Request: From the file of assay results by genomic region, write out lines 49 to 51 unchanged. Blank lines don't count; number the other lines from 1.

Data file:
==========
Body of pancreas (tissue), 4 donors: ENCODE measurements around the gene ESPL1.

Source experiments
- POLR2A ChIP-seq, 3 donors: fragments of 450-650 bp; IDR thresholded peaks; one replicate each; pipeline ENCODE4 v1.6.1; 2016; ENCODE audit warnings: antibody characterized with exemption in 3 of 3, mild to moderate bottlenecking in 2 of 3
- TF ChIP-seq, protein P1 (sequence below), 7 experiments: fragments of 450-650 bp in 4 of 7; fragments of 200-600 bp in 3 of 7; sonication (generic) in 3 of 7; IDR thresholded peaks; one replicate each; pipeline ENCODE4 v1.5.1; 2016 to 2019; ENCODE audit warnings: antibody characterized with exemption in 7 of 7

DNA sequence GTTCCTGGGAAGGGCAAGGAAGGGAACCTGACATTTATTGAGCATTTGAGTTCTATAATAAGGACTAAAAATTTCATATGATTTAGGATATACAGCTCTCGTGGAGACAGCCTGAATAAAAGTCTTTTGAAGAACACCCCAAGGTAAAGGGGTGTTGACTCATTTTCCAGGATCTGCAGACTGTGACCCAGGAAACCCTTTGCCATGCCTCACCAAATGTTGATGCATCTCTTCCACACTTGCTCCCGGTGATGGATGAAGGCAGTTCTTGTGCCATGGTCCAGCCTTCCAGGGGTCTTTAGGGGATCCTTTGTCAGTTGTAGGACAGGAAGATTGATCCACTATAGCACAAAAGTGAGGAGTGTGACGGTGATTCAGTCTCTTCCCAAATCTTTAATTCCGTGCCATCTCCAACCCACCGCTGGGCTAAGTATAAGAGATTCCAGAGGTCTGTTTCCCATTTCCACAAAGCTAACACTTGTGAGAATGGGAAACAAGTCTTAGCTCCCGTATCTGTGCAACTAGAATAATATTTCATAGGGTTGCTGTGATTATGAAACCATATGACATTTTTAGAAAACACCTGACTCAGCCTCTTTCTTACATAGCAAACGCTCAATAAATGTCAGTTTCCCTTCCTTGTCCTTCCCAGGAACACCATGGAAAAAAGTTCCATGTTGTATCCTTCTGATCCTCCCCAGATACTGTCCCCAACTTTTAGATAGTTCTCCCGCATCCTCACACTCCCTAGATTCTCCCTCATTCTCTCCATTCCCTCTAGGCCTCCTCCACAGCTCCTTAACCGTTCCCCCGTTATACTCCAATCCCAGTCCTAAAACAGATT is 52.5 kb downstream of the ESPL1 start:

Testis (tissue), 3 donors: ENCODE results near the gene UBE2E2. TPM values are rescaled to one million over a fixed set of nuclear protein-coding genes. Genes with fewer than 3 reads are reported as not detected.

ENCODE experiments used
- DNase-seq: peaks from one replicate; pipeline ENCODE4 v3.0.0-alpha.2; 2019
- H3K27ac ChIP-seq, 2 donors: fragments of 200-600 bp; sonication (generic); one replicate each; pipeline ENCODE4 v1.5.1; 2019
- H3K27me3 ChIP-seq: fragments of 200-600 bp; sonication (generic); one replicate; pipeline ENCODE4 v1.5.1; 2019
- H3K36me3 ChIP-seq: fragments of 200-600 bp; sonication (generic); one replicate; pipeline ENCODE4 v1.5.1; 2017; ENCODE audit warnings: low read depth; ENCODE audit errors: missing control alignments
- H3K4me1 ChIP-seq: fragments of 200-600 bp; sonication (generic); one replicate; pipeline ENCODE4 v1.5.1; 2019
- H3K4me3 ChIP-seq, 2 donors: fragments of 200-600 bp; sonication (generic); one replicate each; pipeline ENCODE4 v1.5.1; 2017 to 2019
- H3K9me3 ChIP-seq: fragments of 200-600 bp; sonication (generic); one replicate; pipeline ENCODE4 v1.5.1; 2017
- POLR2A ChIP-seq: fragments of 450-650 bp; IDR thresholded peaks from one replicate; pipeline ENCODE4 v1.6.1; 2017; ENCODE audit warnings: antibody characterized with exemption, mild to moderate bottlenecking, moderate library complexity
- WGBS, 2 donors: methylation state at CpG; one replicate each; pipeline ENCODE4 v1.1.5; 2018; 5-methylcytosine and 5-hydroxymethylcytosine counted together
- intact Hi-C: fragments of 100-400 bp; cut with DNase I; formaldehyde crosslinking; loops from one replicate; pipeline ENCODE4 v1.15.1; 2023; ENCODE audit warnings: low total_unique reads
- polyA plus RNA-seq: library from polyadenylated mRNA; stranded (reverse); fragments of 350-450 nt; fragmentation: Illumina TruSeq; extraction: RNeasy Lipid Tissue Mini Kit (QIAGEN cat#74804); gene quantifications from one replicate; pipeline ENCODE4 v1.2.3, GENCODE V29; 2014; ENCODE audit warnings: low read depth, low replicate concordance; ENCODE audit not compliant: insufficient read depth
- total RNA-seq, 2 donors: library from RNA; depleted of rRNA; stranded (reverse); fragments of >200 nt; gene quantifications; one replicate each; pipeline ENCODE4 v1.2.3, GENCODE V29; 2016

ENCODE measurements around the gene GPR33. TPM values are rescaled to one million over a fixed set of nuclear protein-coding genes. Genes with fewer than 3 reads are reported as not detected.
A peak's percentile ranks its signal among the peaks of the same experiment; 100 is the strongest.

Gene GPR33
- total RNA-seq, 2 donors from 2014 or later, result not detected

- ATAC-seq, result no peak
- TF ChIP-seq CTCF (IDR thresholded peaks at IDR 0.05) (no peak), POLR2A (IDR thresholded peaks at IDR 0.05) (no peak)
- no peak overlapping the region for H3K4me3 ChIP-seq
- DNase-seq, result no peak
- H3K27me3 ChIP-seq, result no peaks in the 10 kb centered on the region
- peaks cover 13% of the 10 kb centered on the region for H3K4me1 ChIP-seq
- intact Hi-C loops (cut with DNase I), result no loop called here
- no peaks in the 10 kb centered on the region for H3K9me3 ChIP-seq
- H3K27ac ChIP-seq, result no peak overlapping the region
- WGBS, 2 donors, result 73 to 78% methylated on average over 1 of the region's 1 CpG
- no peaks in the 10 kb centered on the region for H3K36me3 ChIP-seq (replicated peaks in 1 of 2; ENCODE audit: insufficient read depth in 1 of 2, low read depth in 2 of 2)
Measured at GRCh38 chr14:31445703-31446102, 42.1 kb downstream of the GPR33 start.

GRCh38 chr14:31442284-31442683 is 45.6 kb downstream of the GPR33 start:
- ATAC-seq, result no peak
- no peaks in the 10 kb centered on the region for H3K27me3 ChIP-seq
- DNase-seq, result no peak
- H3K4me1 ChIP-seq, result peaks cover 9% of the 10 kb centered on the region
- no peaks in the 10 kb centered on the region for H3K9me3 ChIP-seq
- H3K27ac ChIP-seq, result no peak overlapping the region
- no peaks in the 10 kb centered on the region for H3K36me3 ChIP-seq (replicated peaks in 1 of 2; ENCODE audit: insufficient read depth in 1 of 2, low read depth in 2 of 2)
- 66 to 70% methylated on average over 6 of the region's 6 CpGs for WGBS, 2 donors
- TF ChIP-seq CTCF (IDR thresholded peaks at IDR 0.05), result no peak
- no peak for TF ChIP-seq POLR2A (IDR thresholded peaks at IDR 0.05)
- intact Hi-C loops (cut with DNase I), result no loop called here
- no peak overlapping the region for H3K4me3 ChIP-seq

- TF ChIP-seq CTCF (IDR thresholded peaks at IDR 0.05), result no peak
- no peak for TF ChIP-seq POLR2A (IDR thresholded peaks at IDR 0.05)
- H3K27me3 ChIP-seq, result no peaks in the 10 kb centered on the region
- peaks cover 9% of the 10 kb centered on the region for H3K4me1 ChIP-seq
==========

- TF ChIP-seq CTCF (IDR thresholded peaks at IDR 0.05), result no peak
- no peak for TF ChIP-seq POLR2A (IDR thresholded peaks at IDR 0.05)
- H3K27me3 ChIP-seq, result no peaks in the 10 kb centered on the region